United States District Court, District of Columbia
MEMORANDUM OPINION DENYING PLAINTIFF'S MOTION TO
RUDOLPH CONTRERAS United States District Judge
se Plaintiff Jeremy Pinson has filed multiple Freedom of
Information Act (“FOIA”), 5 U.S.C. § 552,
requests with different departments within of the U.S.
Department of Justice (“DOJ”). On August 10,
2016, this Court granted in part the DOJ's motion for
partial summary judgment on multiple FOIA requests directed
at the Bureau of Prisons (“BOP”). The Court
entered judgment for the DOJ after Pinson failed to respond
to the motion, despite having received a 60-day extension and
a sua sponte order warning her that failure to
respond could result in judgment against her.
argues that she failed to respond because she did not receive
the motion after she was transferred to Allenwood USP, a
federal prison in Pennsylvania. She accordingly moves to
vacate judgment under Rules 59 and 60 of the Federal Rules of
Civil Procedure. The DOJ opposes the motion, arguing that
Pinson was given adequate time to respond and that Pinson has
not explained why she did not notice the missing document for
several months after not receiving it at the new facility.
Although both parties treat this motion as one under Rules 59
and 60, it is actually most appropriately treated as a motion
for reconsideration under Federal Rule of Civil Procedure 54.
Because Pinson has not sufficiently established that she is
entitled to relief under Rule 54, the Court denies her motion
Court has already explained the factual background in detail
in its prior Memorandum Opinion. See Pinson, 2016 WL
29245, at *1-5, ECF No. 259 at 3-12. The Court assumes
familiarity with its prior opinion and confines its
discussion to the facts most relevant to the present motion.
filed this case in 2012, claiming that the DOJ had unlawfully
failed to comply with many of her FOIA requests. Compl., ECF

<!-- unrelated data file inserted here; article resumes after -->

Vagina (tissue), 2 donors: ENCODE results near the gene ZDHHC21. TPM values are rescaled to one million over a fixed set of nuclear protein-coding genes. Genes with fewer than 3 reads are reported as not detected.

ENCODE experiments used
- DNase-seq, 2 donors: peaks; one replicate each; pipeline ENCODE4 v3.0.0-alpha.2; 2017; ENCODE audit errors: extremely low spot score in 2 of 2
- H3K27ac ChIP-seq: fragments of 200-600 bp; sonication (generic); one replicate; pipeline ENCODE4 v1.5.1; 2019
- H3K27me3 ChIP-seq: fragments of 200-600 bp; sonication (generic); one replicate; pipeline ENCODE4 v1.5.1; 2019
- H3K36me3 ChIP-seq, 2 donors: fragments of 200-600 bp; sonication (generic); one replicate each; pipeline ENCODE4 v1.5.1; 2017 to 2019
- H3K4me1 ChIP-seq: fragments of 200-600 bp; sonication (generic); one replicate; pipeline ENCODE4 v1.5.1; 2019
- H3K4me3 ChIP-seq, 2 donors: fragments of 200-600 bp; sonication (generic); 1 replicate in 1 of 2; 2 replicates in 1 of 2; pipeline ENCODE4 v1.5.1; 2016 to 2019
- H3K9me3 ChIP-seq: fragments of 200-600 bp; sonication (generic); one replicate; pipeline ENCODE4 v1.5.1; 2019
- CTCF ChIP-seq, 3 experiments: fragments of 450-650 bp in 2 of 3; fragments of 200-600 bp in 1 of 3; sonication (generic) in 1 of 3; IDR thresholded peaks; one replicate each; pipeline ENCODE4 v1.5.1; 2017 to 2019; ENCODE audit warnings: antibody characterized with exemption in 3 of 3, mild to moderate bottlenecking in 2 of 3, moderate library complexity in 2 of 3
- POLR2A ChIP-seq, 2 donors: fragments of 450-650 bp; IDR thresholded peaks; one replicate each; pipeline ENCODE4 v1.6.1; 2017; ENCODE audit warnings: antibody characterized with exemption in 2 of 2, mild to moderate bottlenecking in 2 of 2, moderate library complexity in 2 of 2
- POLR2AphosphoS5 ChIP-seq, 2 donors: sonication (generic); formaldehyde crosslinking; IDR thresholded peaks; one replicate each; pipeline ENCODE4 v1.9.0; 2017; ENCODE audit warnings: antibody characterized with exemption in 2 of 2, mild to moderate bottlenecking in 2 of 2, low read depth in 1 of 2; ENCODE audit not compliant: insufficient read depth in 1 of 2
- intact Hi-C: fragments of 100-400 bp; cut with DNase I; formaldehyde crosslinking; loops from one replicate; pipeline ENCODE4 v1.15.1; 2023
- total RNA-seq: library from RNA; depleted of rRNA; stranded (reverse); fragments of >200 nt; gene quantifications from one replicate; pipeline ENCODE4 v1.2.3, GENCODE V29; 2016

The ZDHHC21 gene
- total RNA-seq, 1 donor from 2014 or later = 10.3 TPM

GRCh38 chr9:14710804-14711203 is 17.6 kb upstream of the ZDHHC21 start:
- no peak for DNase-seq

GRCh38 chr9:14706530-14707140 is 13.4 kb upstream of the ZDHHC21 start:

No. 1. In early February 2016, after several motions,
responses, and orders arising from the complaint and after
the DOJ fulfilled many of the requests, the DOJ filed a
second motion for partial summary judgment on the remaining
FOIA requests related to the BOP. See Def's
Second Mot. Summ. J. Respect BOP (Mot. Summ. J.), ECF No.
265. Two days later, this Court ordered Pinson to respond to
the motion for partial summary judgment in accordance with
the Fox/Neal rule, which instructs the
Court to “take pains to advise a pro se party
of the consequences of the failure to respond to a
dispositive motion.” See Fox/Neal
Order at 1, ECF No. 266. The Fox/Neal order
stated that Pinson must respond by March 7, 2016.
Fox/Neal Order at 1. On March 7, 2016,
Pinson filed a motion to extend the deadline by 60 additional
days, Mot. Enlargement Time All Deadlines (“Mot.
Enlgmt. Time”), ECF at 270, which the Court granted,
making the new deadline for Pinson to respond May 18, 2016.
Order Granting Pl's Mot. Enlgmt. Time, ECF No. 272.
“mid-March” 2016, the Bureau of Prisons
transferred Pinson from a facility in Florence, Colorado to
one in Allenwood, Pennsylvania. See Pl's Mot.
Vacate Order (“Pl.'s Mot.”) ¶ 2, ECF No.
316; Notice of Change of Address, ECF No. 273. Pinson
contends that the prison staff packed her documents and
shipped them to the new facility, but that the paperwork
associated with the DOJ's motion for partial summary
judgment was not delivered to her at the new facility.
Pl.'s Mot. ¶ 3.
did not respond to the DOJ's motion for partial summary
judgment by May 18, 2016, and “admits [that] she
overlooked the fact that a dispositive motion was
missing.” Pl.'s Mot. ¶ 4. As a result, nearly
a month after the extended deadline, the Court granted in